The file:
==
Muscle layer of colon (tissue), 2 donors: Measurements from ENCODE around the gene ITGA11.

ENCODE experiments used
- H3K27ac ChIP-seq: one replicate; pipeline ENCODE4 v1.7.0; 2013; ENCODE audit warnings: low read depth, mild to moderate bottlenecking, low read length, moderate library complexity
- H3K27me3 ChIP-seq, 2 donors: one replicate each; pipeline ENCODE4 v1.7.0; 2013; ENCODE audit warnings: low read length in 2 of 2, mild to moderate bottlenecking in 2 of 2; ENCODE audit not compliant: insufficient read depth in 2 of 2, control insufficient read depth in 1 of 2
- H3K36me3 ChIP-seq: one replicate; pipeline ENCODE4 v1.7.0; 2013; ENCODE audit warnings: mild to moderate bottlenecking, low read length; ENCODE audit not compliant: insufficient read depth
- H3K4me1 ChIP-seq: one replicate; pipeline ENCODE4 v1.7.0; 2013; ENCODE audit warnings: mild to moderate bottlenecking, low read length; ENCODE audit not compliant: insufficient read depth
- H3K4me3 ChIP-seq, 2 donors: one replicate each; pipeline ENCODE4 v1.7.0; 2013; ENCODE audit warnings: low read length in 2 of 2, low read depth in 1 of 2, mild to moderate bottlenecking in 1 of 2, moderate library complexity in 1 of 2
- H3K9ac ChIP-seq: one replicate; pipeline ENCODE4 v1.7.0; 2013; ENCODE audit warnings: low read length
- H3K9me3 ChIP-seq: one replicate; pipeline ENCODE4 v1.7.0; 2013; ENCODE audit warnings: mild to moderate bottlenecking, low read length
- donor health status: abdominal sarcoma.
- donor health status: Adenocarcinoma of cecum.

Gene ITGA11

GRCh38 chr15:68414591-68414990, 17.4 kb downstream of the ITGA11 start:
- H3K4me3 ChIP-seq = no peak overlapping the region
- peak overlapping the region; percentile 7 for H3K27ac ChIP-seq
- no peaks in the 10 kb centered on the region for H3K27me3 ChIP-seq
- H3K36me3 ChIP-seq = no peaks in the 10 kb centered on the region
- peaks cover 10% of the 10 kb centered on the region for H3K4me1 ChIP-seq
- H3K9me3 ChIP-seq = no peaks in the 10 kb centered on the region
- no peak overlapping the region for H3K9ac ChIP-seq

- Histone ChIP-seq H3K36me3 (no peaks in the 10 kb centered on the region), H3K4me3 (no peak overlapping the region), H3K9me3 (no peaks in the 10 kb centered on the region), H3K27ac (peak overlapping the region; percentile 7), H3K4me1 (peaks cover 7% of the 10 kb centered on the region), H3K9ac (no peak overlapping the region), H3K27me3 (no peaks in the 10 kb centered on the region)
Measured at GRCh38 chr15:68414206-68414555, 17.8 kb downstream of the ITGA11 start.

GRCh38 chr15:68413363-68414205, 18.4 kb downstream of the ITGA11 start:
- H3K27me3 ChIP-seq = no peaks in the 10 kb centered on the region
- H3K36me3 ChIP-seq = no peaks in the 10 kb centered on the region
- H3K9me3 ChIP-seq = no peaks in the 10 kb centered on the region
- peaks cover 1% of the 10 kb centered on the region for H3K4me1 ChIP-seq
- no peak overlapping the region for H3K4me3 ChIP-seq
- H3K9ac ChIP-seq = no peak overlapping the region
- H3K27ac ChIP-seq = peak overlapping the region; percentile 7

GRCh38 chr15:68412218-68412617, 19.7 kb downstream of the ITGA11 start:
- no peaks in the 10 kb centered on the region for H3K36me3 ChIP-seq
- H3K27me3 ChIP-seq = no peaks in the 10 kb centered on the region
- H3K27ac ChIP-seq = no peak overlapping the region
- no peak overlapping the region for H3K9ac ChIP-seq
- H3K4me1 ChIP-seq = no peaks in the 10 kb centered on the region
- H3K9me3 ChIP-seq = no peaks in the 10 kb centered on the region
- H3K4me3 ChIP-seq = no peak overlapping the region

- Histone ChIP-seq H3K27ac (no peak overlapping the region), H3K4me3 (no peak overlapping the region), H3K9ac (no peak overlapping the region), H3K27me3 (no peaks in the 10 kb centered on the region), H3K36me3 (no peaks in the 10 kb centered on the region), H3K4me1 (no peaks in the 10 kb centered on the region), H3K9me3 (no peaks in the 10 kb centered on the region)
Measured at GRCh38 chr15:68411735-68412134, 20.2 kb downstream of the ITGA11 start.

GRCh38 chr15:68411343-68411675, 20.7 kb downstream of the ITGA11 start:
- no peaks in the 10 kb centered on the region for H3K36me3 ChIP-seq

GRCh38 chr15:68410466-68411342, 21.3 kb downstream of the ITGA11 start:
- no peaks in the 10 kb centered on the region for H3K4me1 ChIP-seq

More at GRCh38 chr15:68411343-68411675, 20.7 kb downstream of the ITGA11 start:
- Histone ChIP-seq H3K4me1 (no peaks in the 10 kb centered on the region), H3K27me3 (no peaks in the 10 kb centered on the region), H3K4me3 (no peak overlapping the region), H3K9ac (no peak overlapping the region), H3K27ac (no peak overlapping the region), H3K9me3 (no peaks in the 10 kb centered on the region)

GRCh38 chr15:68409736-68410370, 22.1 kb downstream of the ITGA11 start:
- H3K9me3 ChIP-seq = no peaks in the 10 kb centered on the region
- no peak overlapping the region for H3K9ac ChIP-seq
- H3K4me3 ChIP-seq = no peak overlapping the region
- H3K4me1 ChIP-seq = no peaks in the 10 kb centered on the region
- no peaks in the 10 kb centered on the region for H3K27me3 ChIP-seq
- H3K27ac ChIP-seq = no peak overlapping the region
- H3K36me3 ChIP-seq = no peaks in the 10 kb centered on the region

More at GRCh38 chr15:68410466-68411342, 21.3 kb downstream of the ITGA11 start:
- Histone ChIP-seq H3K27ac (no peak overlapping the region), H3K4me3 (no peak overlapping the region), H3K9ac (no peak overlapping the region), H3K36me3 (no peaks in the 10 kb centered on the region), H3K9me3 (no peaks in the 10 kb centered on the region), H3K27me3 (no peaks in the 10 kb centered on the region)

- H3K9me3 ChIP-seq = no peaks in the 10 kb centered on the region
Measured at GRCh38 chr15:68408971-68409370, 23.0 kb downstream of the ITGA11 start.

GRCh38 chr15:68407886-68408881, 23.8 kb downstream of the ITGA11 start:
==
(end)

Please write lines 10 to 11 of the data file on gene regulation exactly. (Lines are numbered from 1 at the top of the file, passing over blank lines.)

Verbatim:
- donor health status: abdominal sarcoma.
- donor health status: Adenocarcinoma of cecum.